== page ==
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Montage: ABC’s Roberts Uses Interview to Try Salvaging Smollett’s Sensational Story

‘If the attackers are never found, how will you be able to heal?’


ABC’s Robin Roberts scored an interview with the man who sparked a worldwide media blockbuster after claiming he was the victim of a vicious, racist, homophobic hate crime. 

Actor Jussie Smollett, who says he was randomly attacked by two Trump-supporting fanatics in the middle of a Chicago night two weeks ago, discussed the incident for the first time Thursday morning.

Roberts used the sit down to address widespread doubts about the veracity of Smollett’s story, repeatedly assuring viewers his story is credible. Whereas Roberts could have used the interview to ask Smollett tough questions and point out the inconsistencies in his story, she instead help shepherd him through his narrative, ignoring when he appeared to slip up. Every question Roberts asked presupposed everything Smollett initially reported about that night is true. 

“If the attackers are never found,” she asked at one point, “How will you be able to heal?”

After an initial portion of the interview aired, Roberts told viewers that Smollett is “consistent,” “credible,” and “very cooperative” — none of which is actually true.


Days after the attack, Smollett read a statement acknowledging parts of his original story were untrue. Smollett admitted his ribs were not actually broken and that he never went to the hospital. As for being “cooperative,” Smollett still refuses to turn his phone over to police, which they say could help pinpoint his alleged attackers. Smollett’s manager, whom the actor says was on the phone during the beat-down, has likewise refused to give police his phone.

When first describing the incident he says occurred, Smollett seemed to contradict his original story, referring to just a single “attacker,” but later adds that a second attacker was also kicking him:


Despite being the apparent victim of one of the worst hate crimes in recent national memory, Smollett did not initially report the incident police, but rather to the celebrity gossip site, TMZ. Asked why, Smollett blamed American society for believing gay men are “weak.”

“We live in a society where as a gay man, you are considered somehow to be weak,” he said. “And I’m not weak. I am not weak. And we are as a people are not weak. So during that time before they came — took them about maybe half hour to come, and during that time I was looking at myself just like checking myself.”

Moving on, Roberts then falsely suggests Smollett has turned his phone over to police, saying: “Many of those doubts [about his story] around the issue of his phone, with some wondering why he didn't initially hand it over to authorities." [Emphasis added]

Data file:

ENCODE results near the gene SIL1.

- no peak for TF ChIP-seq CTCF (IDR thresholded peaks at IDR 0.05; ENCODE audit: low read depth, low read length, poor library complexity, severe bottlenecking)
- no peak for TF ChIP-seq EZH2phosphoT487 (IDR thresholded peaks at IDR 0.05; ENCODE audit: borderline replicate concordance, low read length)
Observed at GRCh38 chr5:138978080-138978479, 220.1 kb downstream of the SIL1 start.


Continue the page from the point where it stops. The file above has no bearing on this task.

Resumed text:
Smollett has never turned his phone over to police. Two weeks after the attack, he gave the Chicago Police Department a PDF file listing calls made around the time of the attack, a document the police said is useless. 

Roberts tells Smollett that “the vast majority of people have been supportive and loving and understanding” of his apparent hate crime and then asks what he thinks about his doubters. With this setup, Smollett says those questioning his story would believe him had he said his attackers were “Muslim” or “Mexican” or “black.” 

“It feels like if I had said it was a Muslim or a Mexican or someone black, I feel like the doubters would have supported me a lot much more, a lot more, and that says a lot about the place that we are in our country right,” Smollett said. 

After the second portion of the interview aired, Roberts again told viewers that Smollett should be believed. 


“He's not just angry at what happened then, he's angry at what happened now and he realizes,” people don’t believe him, Roberts said. “He is — is adamant and as I said earlier the police have said he's been consistent, that he's been credible, that he is cooperative and that the investigation is ongoing."

Roberts frequently setup Smollett to re-frame his anti-Trump narrative and establish himself as a victim.

Had Roberts actually been interested in digging out the truth from this story, why didn’t she ask:

— How were you able to fight off two attackers simultaneously, while holding onto your sandwich? (Surveillance footage from Smollett’s apartment shows him returning with the sandwich still in his hands.)

— Where are the clothes that would have been stained after being doused in bleach?

— Why didn’t you go to the hospital if the attack were half as bad as you’ve reported?

— The New York Post found a bottle of hot sauce near the scene of the incident that they said contains a bleach-like substance. Was that the bottle used in the attack? If so, why didn’t you point it out to police when you showed them the scene of the attack? Shouldn’t you have recognized it?

— Why won’t your manager turn his phone over to police?

— If you’re telling the truth, why have you hired a crisis PR firm?

— If, as you say, the death threat you received in the mail is from the same people who attacked you, how do you think they knew you’d be at that Subway at 2 AM?

Instead of anything like that, viewers instead got Roberts repeatedly setting up Smollett to attack conservatives, asking, “Why do you think you were targeted?”; “There is no doubt in your mind what motivated this attack?”; and, “What do you feel people need to hear the most about this story?"

For getting to the truth of what happened that night, Robert’s interview was a lost opportunity. But for helping build the narrative that America is a racist, intolerant society, Roberts’ interview was a major win. 

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